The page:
From COVID to PRIDE: How Cleveland Celebrates

By Edmonton Economic Development Corporation on the Creative Commons

By Edmonton Economic Development Corporation on the Creative Commons

Nick Sack, World News Editor

Pride in the CLE, the LGBT Community Center of Greater Cleveland’s annual festival, has been delayed like many other pride festivals due to COVID-19. 


As the pandemic has developed, festival organizers have had to adapt, leading to a two-day split event. The first day, Sunday, Sept. 12, will involve a “pride ride” where participants will drive festively decorated cars through the Gordon Square neighborhood. The porches of local businesses and community members along the route will be decorated as well.


The second half of the festival will occur on Friday, Sept. 25. Presented by KeyBank, Wonderhouse Films and Near West Theatre, the night will be hosted by Cleveland Drag Star Veranda L’Ni. The evening will feature bands Apostle Jones and Kyle Kidd & Co, and “will include local artists, musicians, local leaders and more virtually [on the second night] to enjoy”, according to LGBTCleveland


Pride in the CLE has not been the only festival to take actions like this. Some pride committees have made the decision to shut down their host foundations completely.


The Delta Foundation of Pittsburgh, a non-profit advocacy organization, puts on Pittsburgh Pride every year to spread awareness of LGBTQIA+ issues and to provide the community an outlet for their pride.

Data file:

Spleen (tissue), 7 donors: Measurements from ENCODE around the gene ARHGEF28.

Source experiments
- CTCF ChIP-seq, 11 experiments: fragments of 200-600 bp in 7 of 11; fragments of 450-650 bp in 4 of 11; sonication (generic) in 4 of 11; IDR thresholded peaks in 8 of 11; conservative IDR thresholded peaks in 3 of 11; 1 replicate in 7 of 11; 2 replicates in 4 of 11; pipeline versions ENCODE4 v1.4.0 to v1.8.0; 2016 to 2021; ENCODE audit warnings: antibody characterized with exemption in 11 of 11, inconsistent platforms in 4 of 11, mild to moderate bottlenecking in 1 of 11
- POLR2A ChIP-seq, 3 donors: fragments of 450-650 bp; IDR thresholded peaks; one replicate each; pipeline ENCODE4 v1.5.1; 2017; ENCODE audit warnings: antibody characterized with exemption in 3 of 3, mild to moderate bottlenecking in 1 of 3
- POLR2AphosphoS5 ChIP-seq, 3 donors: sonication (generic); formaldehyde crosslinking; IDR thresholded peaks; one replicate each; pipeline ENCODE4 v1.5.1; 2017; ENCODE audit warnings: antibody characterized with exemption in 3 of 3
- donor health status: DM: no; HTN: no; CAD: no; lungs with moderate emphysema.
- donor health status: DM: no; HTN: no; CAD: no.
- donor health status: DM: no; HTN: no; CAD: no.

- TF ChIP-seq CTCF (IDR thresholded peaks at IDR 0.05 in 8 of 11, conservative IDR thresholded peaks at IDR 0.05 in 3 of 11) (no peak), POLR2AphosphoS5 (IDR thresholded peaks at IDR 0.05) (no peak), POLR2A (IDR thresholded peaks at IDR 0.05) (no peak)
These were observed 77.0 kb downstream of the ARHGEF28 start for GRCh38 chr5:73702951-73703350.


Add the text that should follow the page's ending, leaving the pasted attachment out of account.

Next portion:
The Delta Foundation of Pittsburgh dissolved the organization as a result of canceling Pride 2020, which has led to dire financial consequences. Pittsburgh Pride, which brought in 250,000 people in 2019, supplied 90% of the budget.


“Because of COVID-19, it is uncertain what the future holds for all large-scale events, such as Pittsburgh Pride, which is the third-largest special event in Pittsburgh,” according to the Delta Foundation’s website.


Some cities in Ohio, such as Toledo, have been able to host in-person events, such as “Pride on the Inside” on Aug. 22. Hosted by Drag Stars Deja D. Dellatero and Amber Stone, this event brought community members to three LGBT-owned establishments, featured two hours of live music and concluded with a two-hour video special about Pride.  Social distancing regulations were enforced in order to keep all attendees safe. 


Toledo Pride also hosted “Toledo Pride at the Drive-In,” which played the LGBTQIA+ films “Birdcage” and “Love, Simon.” The Drive-In also included a Pride Recap of 2019 alongside the 14-minute short film “Happy Birthday, Marsha!” This film tells the story of iconic transgender artist and activist Marsha “Pay it No Mind” Johnson, who ignited the 1969 Stonewall Riots in New York City. 


For more information on Pride in CLE, visit